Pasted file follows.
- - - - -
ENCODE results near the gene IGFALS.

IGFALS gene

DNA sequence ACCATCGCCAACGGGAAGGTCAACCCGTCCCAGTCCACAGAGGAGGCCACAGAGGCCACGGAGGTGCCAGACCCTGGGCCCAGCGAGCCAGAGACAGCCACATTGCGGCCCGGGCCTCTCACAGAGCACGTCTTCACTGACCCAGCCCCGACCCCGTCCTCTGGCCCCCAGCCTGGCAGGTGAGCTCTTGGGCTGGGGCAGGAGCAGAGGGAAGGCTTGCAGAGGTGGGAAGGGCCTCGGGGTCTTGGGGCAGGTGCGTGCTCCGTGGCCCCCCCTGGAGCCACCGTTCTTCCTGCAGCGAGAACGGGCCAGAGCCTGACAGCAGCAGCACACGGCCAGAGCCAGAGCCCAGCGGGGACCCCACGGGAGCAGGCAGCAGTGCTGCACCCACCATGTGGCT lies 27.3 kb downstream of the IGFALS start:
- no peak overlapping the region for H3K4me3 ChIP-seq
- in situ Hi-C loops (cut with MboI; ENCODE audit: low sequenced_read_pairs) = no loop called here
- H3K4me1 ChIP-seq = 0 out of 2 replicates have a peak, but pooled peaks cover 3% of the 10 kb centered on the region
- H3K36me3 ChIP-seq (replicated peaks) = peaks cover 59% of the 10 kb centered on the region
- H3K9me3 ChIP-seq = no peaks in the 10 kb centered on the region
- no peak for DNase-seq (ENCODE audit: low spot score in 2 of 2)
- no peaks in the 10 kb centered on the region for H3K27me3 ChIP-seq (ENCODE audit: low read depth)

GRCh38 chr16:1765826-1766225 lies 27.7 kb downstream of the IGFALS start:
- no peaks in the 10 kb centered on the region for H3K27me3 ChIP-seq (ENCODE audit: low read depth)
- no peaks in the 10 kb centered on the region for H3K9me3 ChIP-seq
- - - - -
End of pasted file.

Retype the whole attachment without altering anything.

ENCODE results near the gene IGFALS.

IGFALS gene

DNA sequence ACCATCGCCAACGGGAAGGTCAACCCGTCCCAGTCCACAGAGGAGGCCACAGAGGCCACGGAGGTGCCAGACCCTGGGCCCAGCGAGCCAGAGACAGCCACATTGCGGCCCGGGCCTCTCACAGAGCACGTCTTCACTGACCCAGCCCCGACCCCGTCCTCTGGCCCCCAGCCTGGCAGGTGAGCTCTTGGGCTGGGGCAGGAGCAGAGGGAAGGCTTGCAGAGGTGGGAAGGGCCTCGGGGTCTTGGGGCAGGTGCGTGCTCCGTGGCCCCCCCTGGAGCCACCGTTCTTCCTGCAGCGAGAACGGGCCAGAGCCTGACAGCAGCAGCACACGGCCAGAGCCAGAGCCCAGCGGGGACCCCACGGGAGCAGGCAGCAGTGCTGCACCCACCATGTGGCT lies 27.3 kb downstream of the IGFALS start:
- no peak overlapping the region for H3K4me3 ChIP-seq
- in situ Hi-C loops (cut with MboI; ENCODE audit: low sequenced_read_pairs) = no loop called here
- H3K4me1 ChIP-seq = 0 out of 2 replicates have a peak, but pooled peaks cover 3% of the 10 kb centered on the region
- H3K36me3 ChIP-seq (replicated peaks) = peaks cover 59% of the 10 kb centered on the region
- H3K9me3 ChIP-seq = no peaks in the 10 kb centered on the region
- no peak for DNase-seq (ENCODE audit: low spot score in 2 of 2)
- no peaks in the 10 kb centered on the region for H3K27me3 ChIP-seq (ENCODE audit: low read depth)

GRCh38 chr16:1765826-1766225 lies 27.7 kb downstream of the IGFALS start:
- no peaks in the 10 kb centered on the region for H3K27me3 ChIP-seq (ENCODE audit: low read depth)
- no peaks in the 10 kb centered on the region for H3K9me3 ChIP-seq